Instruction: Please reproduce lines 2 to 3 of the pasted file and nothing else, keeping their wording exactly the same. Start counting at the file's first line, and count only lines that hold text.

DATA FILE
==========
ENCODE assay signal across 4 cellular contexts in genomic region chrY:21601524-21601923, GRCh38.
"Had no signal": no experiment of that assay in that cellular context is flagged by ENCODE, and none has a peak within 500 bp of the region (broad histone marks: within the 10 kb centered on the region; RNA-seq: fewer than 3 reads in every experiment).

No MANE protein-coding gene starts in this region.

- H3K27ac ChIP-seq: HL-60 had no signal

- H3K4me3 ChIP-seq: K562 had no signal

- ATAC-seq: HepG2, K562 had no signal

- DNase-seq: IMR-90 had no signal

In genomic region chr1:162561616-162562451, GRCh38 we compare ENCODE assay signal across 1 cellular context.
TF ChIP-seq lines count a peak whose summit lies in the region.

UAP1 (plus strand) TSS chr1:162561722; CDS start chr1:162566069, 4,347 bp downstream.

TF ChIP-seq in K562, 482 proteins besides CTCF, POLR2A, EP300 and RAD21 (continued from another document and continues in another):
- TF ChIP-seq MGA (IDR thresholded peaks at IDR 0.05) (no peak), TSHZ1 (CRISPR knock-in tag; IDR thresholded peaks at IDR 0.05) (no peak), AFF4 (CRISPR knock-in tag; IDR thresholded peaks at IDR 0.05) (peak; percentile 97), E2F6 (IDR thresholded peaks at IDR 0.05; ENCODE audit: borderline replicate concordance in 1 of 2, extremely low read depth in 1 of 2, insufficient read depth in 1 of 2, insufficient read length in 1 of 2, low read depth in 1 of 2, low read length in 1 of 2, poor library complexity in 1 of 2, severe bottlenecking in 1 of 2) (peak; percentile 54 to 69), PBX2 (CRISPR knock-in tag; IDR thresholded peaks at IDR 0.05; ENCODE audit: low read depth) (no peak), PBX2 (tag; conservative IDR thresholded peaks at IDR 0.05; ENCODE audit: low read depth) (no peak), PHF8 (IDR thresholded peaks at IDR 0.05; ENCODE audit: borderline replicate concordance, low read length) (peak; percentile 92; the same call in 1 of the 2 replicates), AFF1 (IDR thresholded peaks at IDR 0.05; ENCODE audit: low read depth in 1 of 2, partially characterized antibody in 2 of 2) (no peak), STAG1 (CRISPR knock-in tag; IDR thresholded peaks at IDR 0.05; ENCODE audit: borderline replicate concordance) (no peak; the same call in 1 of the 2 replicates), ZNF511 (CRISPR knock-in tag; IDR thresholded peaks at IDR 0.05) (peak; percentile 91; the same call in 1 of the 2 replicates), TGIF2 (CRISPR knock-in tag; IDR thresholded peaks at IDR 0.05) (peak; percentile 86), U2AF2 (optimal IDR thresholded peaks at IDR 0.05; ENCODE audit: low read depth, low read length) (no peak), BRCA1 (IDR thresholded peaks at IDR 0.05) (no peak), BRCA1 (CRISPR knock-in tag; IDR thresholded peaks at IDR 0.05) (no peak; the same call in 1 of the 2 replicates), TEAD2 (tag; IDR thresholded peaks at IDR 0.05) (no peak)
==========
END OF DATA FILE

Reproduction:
"Had no signal": no experiment of that assay in that cellular context is flagged by ENCODE, and none has a peak within 500 bp of the region (broad histone marks: within the 10 kb centered on the region; RNA-seq: fewer than 3 reads in every experiment).

No MANE protein-coding gene starts in this region.